Pandemic Books That Simply Understand What it Feels Like

Sometimes the most comforting thing in uncertain times is reading a book that really gets what we’re going through.

Ever since the world was hit with the first wave of the Coronavirus, dystopian scenarios started feeling more real than ever. For some of us, escapism was the only way we could deal with the reality of this situation. For others, the most helpful thing was imagining the worst possible outcome and finding stress relief in the fact that things aren’t as bad as they could be. If you’re an avid reader, however, you can, in fact, combine both of these things.

Apocalyptic and post-apocalyptic books have been a staple of the science fiction section for over a hundred years. With the emergence of works centering around pandemics, this sci-fi sub-genre found its way to a hoard of new readers who feel comfort in the way fictional characters react to the most challenging and life-threatening circumstances. Today, when social distancing, masks and self-isolation are the new normal, maybe the thing we need to calm down is emerging ourselves in similar scenarios between the pages of someone else’s story. Here are five recommendations which can help you do exactly that.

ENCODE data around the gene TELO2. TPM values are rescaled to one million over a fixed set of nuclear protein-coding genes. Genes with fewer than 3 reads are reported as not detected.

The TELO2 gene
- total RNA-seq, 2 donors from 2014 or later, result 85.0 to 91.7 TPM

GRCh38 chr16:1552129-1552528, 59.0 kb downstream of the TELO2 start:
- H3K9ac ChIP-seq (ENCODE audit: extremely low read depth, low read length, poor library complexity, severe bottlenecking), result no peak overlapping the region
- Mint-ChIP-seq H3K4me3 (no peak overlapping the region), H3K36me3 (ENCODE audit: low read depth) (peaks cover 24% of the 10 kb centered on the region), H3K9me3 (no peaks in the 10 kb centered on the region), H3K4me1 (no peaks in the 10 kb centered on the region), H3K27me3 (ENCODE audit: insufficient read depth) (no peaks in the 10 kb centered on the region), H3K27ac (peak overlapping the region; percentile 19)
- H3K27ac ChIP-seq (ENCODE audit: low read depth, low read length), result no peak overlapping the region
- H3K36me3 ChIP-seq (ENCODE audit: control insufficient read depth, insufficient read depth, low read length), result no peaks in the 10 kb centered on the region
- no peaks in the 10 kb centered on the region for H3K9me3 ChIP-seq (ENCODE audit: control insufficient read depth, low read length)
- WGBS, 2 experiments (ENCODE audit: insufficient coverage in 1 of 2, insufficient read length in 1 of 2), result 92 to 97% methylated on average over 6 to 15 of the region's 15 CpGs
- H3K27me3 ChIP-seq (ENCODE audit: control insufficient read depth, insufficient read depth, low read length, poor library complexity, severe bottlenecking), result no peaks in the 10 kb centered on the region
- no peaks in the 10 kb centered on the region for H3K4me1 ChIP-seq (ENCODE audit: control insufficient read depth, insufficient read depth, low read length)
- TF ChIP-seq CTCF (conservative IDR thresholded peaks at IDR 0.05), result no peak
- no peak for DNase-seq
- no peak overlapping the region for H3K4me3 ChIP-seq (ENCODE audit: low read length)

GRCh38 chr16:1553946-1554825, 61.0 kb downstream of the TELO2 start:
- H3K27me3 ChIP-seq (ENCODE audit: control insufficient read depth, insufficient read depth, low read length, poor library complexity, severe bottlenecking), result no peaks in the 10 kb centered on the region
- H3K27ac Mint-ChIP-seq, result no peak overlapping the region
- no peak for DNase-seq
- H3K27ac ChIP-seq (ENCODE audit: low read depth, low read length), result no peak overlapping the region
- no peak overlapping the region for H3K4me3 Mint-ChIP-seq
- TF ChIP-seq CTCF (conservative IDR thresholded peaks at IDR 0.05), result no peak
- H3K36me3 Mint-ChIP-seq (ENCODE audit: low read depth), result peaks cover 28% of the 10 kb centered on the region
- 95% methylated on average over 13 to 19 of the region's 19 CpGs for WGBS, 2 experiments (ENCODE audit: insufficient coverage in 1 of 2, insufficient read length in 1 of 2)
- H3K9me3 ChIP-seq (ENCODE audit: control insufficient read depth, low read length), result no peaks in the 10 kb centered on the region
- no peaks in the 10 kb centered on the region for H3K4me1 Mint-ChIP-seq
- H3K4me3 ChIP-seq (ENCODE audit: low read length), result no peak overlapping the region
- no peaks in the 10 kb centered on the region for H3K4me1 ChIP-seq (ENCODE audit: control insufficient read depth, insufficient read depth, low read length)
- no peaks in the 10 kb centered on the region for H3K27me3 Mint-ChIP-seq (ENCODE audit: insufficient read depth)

Severance – Ling Ma

No one can capture the feeling of being a millennial in a crumbling society as skillfully as Korean-American author Ling Ma. In her brilliant debut novel ‘Severance’, exploring a virus that spreads in unforeseen ways, Ma tackles the subjects of capitalism, emigration and existentialism, together with the feelings of restlessness following unpredictable times.

‘Severance’ isn’t afraid of asking the questions that kept us feeling anxious throughout the past two years. Instead, it offers a glimpse into the mind of a character who is as lost and confused as we are, yet deals with it even in the worst of circumstances. In the manner of true science-fiction, Ma’s novel reminds us that life always finds a way to go on and that beauty, meaning and resilience hide in the most unexpected places.